Prime Minister Anthony Albanese said the government does not believe inflation will rise into the double digits as is expected in other economies such as the UK.
In an interview with ABC Radio, the PM noted that inflation was expected to “get a little worse” between now and the end of the year as indicated in recently revised forecasts.
“But once it peaks, it will reduce next year in 2023. So we don't see that it will hit the double figures that are being spoken about in Europe and in some other destinations,” he said.
The updated forecasts from Treasury put CPI inflation at 7.75 per cent in the December quarter, 5.50 per cent in the middle of next year and 3.25 per cent by the end of 2023.
Inflation is then expected to drop to 2.75 per cent by the middle of 2024, back into the Reserve Bank’s (RBA) target band of 2 to 3 per cent.
The RBA’s own forecasts released in its latest statement on monetary policy suggest that the CPI figure will rise from 6.1 per cent in the June quarter to 7.8 per cent in December.
CPI is also expected to decline over the following two years to 6.2 per cent in June 2023, 4.3 per cent in December 2023, 3.5 per cent in June 2024 and 3.0 per cent in December 2024.
In comparison, the Bank of England (BOE) recently predicted that inflation in the UK would reach further into the double digits than had been anticipated previously.
“CPI inflation is expected to rise more than forecast in the May report, from 9.4 per cent in June to just over 13 per cent in 2022 Q4, and to remain at very elevated levels throughout much of 2023, before falling to the 2 per cent target two years ahead,” the BOE said.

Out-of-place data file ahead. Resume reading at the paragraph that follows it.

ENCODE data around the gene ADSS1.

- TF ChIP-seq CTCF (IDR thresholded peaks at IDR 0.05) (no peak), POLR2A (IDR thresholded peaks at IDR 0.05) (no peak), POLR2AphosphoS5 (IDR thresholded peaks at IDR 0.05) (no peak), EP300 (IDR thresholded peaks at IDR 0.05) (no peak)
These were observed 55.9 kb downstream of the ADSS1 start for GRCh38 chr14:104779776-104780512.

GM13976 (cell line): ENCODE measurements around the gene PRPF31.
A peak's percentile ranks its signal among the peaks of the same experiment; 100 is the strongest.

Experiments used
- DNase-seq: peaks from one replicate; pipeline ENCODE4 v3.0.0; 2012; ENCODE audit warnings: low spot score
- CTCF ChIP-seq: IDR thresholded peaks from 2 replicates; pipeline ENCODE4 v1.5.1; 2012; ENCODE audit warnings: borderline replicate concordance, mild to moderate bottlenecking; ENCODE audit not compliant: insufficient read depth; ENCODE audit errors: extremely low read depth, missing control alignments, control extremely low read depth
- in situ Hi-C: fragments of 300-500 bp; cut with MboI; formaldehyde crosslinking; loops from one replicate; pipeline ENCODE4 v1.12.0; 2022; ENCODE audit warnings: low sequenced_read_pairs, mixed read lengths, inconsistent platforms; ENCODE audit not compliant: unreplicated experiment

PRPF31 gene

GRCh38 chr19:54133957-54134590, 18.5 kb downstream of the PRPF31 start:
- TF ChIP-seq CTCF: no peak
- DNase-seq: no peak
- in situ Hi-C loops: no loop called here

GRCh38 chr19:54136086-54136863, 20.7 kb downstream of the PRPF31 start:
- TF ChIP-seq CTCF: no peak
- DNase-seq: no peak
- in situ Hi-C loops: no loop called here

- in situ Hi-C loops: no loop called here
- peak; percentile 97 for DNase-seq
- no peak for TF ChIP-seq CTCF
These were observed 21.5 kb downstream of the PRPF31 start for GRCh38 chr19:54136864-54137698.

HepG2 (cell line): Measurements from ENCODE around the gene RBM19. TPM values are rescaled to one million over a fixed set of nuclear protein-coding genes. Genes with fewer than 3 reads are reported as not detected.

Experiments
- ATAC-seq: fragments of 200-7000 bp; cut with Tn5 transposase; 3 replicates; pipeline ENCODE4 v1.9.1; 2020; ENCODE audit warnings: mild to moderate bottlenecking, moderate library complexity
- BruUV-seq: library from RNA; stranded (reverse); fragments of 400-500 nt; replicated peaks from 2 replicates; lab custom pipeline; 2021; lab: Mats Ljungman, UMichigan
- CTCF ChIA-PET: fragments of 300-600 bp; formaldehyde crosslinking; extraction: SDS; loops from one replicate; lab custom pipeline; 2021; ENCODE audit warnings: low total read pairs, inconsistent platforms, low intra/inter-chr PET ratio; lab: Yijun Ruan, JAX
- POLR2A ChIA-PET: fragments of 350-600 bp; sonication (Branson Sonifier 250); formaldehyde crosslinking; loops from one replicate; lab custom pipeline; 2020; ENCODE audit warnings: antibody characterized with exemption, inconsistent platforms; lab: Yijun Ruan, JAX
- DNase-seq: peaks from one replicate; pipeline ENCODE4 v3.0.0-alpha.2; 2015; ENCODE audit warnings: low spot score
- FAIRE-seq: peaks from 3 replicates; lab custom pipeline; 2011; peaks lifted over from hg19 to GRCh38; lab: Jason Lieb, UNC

The central bank delivered its largest rate hike in 27 years following its August policy meeting with a lift of 50 basis points to 1.75 per cent.
When asked about the possibility of Australians losing their homes and not being able to service mortgages because of rate increases, Mr Albanese said that he certainly hoped this would not be the case.
“Of course, interest rates are done independently, the Reserve Bank is responsible for monetary policy. We have had significant interest rate rises. That began before the election of the new government and were indicated and foreshadowed by the Reserve Bank,” he said.
“We want to see people to be able to prosper and to be able to pay their mortgages, but we understand that people are under real pressure. But we do know that it was not realistic to expect that interest rates would remain at almost zero levels, which they were at the beginning of this year.”
While highlighting the independence of the RBA, the PM said that the government’s fiscal policy worked “arm-in-arm” with the central bank’s monetary policy.
“It's important that there be an analysis that ensures that they're not working against each other. And that is what we are trying to do,” he said.
“One of the things that the government can do is constrain spending through fiscal prudence and one of the reasons why we're bringing down a budget in October, given there was a budget just in March, is to go through line by line and look for savings that can be made, to rip the waste which is there out of the budget.”
Jon Bragg is a journalist for Momentum Media's Investor Daily, nestegg and ifa. He enjoys writing about a wide variety of financial topics and issues and exploring the many implications they have on all aspects of life.